The Wheels On the Bus

September 1, 2012

Yellow school bus by Jean Boyer

The wheels on the bus go round and round, round and round, round and round. The wheels on the bus go round and round all over town.

We’ve had, at the least, a very interesting week here in the US. The Republicans cancelled the first day of their convention on Monday because of Tropical Storm Issac and then proceeded full speed ahead Tuesday through Thursday as Issac veered west into the Gulf and made landfall in Louisiana as a category one hurricane.

Despite all the preparations and evacuations, Mother Nature refused to be deterred, overriding a levee in one parish and squatting over New Orleans long enough to drop 20 to 30 inches of rain on unlucky Louisianans before moving on north across land into Arkansas as a tropical depression by Thursday. The remnants of Issac’s rain bands reached Missouri yesterday and here in Springfield it is still raining off and on.

Parts of Arkansas and Missouri got three to four inches; here we will be lucky (and I mean that sincerely) to get an inch or so in total. Even the three to five inches in parts of Arkansas and Missouri are a day late and a dollar short as far as drought relief goes, being around seventeen inches low on rain for the year around here. But, as they say, something is better than nothing, unless you got caught in some of the flooding.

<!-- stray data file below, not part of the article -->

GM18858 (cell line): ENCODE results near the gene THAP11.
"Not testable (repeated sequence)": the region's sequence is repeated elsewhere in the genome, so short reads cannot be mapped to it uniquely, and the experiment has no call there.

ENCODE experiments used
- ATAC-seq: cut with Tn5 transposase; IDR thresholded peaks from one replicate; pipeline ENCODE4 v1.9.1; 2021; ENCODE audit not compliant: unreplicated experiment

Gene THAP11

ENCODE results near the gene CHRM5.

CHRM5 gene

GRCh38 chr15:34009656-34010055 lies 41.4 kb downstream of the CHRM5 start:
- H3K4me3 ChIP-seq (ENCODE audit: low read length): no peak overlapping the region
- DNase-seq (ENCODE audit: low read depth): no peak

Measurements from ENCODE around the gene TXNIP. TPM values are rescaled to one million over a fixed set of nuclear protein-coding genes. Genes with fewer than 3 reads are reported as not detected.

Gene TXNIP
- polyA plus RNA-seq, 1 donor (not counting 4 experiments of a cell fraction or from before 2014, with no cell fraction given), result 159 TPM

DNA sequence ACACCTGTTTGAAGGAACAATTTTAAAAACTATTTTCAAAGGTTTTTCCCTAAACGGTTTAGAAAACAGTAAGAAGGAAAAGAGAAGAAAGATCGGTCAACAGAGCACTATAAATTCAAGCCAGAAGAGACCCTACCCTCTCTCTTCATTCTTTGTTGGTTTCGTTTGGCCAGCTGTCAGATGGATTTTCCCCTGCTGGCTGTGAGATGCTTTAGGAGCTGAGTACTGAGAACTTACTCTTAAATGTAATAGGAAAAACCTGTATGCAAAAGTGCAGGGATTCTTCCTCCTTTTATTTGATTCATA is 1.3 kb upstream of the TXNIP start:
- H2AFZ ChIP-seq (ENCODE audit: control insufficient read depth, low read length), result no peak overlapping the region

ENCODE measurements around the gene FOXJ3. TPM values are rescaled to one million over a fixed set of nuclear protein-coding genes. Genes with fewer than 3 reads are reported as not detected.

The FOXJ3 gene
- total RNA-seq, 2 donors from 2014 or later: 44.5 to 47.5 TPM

In spite of their bow to the reality of a possible hurricane, once their convention got going, there was no mention of the little problem of global warming and climate change by Republican speakers there – unless you count Mr. Romney’s dig at the President, saying, Obama had promised to stop the rise of the seas and heal the earth. But there was a lot of promises about drill, drill, drill and energy independence from Mr. Romney.

Meanwhile, Mr. Obama gave Shell Oil the go ahead on drilling up in the Arctic Ocean and the energy department announced on Friday that it has awarded funding for thirteen research projects in eleven states to capture and turn methane hydrates into more fossil fuels to burn, burn, burn.

At the big Central Banker’s meet and greet up in Jackson Hole, Wyoming, this week, Mr. Bernanke reckoned he might consider a QE3 to poke the economy some more in spite of the fact that QEs 1 and 2 spent, spent, spent 2.3 trillion dollars doing the same thing with diminishing effects on anything except making the bankers richer. Next week, the European bankers will have their own meeting to, once again, figure out what to do about Greece, Spain and Italy.